The C.C.C. Origins and Labor Secretary Frances Perkins

“Mr. President, we haven’t got an
employment service … Make One, Create One.”

New Agency, New Forms – Origin of CCC Individual Enrollment Records

As the CCC Individual Enrollment Records are being digitized the backstory of White House discussions addressing the recruiting, accounting and fundamentals of establishing the Civilian Conservation Corps (CCC) are legendary.  By establishing this new government agency, which provided jobs for millions between 1933 – 1942, a collection and variety of forms, regulations, and reports were generated. These documents are a part of our national story, a record filled with questions answered by millions who were touched by hardship and need between 1933 – 1942.
By digitizing these CCC records and making them freely accessible another catalog of New Deal history will be open for research, insight and education before the end of 2024, I’m told.

“Mr. President, we haven’t got an
employment service.”

1933-April 10 - Rutland Daily Herald -Secretary Perkins announces enrollments in CCC will begin at local relief offices. Francis Perkins, Secretary of Labor likened President Franklin Roosevelt’s method of getting things done,
“to put dynamite under the people who had to do the job and let them fumble for their own methods… This great brainstorm about giving the unemployed relief by taking them out into the woods to do forestry work. I first heard this from the mouth of Franklin Roosevelt, without any preparation at all . . . I thought it was a pipe dream . . . He thought you could just take everybody who was applying for relief and put them in the forests . . . He just thought of all the unemployed, not just of the young men. The young men were my idea later . . . ”

I said “how are you going to recruit? If you are going to pay them money, how are you going to get them:.” He said “Use your employment service” I said “Mr. President, we haven’t got an employment service.” . . . He said “Make one. Create one.”

Which she did.
On April 5,1933 Executive Order No. 6101, issued by the President, set in motion a new government agency, originally called the Emergency Conservation Works (ECW), but better known as the Civilian Conservation Corps (CCC).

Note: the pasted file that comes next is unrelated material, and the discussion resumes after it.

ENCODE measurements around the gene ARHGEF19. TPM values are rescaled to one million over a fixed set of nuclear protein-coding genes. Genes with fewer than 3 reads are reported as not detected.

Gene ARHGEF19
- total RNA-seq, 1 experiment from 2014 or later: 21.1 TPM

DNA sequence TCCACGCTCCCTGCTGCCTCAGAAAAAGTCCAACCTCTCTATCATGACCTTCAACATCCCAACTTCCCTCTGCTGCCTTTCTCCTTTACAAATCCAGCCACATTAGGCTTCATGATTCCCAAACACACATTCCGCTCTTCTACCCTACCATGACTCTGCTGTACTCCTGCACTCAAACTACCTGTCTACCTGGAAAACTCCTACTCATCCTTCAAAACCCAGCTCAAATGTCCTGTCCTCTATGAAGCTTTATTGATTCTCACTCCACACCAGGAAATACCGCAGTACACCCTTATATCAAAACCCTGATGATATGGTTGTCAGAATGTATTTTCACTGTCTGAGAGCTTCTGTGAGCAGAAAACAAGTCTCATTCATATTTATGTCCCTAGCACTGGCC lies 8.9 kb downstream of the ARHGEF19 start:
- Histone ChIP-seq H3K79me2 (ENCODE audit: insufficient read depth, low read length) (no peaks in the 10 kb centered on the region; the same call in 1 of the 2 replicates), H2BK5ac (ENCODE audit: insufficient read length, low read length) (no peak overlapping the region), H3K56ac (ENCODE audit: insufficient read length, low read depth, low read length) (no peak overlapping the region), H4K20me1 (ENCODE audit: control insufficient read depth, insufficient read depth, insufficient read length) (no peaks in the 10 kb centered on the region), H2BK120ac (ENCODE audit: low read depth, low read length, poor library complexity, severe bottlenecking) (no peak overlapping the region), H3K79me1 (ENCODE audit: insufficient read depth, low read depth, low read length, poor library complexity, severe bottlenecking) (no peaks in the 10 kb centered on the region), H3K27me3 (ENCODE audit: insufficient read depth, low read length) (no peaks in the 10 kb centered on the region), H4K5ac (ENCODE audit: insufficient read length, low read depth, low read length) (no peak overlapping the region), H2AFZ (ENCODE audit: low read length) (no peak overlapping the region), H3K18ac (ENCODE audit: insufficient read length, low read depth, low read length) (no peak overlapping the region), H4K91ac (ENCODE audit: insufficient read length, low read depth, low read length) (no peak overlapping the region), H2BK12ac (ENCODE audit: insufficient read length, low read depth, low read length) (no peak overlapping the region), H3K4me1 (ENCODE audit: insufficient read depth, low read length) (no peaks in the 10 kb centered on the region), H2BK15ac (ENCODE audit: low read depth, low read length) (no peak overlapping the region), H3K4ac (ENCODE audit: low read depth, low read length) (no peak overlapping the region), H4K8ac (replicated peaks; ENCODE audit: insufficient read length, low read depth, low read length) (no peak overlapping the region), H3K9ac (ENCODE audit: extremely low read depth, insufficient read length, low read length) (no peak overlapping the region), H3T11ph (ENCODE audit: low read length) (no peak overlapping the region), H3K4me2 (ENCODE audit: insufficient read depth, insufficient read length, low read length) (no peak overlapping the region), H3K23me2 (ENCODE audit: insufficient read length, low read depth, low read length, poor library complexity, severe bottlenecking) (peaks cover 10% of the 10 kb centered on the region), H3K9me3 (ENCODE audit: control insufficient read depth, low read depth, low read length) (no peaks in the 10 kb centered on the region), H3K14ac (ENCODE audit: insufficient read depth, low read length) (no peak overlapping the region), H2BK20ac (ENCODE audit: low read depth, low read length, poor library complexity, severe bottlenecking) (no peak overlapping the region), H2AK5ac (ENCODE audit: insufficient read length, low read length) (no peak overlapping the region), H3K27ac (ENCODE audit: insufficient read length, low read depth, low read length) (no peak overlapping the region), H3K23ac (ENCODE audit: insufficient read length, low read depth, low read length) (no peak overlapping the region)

As Secretary of Labor, Perkins was in the rooms where it happened. Her vivid recollections, from the first 100 days of FDR’s first administration, describe the genesis of the CCC and the vital role played by the Departments of Labor, War and other government agencies. There was a remarkable coming together of government agencies to devise and  implement a system, as mandated by FDR, which allowed for the inductions and placement of over 250,000 junior CCC recruits in yet-to-be organized reforestation camps by early summer of 1933.

Local relief offices were swamped with applicants, in some cities they were told to return; forms and guidelines had not arrived from DC.
The Army, in anticipation of the CCC program, was prepared with new regulations dividing the country into nine Corps areas for administrative purposes. Upon induction, either at the camp or Army recruitment center, new enrollees were examined, swore to the Oath of Enrollment, assigned a CCC company, fed, clothed and transported to their  newly organized reforestation camp until the end of the first enrollment period, September 30th. or later.
Details documented in the CCC Individual Enrollment Records.

     A New CCC Agency, New Forms

      C.C.C. Form No. 1, dated April 5, 1933 was the first two-sided form generated for this CCC  enrollee intake purpose and used for the duration of the nine and one half year CCC program. Questions and pages were added, modified, and dated, but the initial C.C.C. Form No. 1 remained consistent:
                                           GENERAL INFORMATION

Now, nine decades later, these Individual CCC enrollment records, A-Z, are being digitized and will be added, on a rolling basis, to the National Archives and Records Administration (NARA) Catalog.

The NARA has provided a “Sample of CCC Documents”, which links to a PDF for the CCC Individual Record for Wilford Elton Knight of Coalgate, Oklahoma. Dissecting and deciphering Knight’s CCC record is another story.  Suffice to say, it is a brief  five pages, providing a wealth of information about Wilford E. Knight, but these records reveal omissions and gaps about a previous CCC enrollment. Then there are questions regarding CCC  camp transfers during his second enrollment, resulting in a dishonorable discharge.

The research continues.

Understanding Individual CCC Enrollment Records

cropped B&W image of CCC Form No. 1 titled Individual Record - CCC - General Information

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